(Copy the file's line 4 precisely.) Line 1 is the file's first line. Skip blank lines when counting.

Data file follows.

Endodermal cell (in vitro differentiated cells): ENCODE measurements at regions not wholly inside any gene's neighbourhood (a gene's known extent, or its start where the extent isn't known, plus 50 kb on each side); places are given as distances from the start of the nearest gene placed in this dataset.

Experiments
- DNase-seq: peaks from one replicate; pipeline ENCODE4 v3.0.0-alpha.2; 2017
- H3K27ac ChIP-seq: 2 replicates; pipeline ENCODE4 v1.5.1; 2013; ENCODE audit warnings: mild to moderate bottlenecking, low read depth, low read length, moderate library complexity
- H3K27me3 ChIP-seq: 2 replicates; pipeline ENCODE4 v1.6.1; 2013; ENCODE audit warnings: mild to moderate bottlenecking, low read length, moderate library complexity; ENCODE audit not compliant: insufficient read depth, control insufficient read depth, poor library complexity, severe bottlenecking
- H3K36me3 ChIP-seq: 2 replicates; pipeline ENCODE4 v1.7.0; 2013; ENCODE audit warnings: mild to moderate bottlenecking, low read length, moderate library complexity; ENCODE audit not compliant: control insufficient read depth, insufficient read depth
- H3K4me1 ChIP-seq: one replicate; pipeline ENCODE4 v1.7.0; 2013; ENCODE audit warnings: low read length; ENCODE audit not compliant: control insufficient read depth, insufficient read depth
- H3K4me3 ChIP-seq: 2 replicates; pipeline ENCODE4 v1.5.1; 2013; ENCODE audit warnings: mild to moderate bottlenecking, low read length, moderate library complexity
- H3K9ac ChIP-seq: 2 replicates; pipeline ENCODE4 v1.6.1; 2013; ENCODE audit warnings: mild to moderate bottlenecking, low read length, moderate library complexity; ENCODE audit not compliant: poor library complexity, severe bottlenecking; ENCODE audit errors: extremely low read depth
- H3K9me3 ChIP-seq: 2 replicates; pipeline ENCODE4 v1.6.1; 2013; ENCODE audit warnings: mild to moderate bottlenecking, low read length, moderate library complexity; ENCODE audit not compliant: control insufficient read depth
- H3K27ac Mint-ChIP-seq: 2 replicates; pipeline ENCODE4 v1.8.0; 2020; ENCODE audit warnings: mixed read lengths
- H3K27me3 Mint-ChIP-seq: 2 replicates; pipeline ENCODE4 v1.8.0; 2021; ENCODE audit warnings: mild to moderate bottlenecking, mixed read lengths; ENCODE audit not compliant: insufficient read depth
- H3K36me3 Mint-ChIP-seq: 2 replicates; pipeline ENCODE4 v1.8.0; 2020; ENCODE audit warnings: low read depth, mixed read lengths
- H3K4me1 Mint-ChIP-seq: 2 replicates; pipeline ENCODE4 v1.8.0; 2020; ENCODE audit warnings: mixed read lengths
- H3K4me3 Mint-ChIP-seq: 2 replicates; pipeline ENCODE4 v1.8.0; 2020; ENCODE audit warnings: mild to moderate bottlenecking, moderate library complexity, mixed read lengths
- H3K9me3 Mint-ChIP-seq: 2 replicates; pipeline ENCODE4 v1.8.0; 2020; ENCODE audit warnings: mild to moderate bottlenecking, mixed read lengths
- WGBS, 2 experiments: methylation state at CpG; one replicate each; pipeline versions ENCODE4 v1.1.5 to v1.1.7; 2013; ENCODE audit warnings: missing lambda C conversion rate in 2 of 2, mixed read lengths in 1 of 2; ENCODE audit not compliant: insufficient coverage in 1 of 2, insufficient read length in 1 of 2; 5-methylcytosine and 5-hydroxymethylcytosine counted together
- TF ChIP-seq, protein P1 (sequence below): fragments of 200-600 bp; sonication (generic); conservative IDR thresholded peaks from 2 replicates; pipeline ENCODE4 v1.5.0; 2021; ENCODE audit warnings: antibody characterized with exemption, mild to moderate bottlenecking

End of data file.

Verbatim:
- H3K27ac ChIP-seq: 2 replicates; pipeline ENCODE4 v1.5.1; 2013; ENCODE audit warnings: mild to moderate bottlenecking, low read depth, low read length, moderate library complexity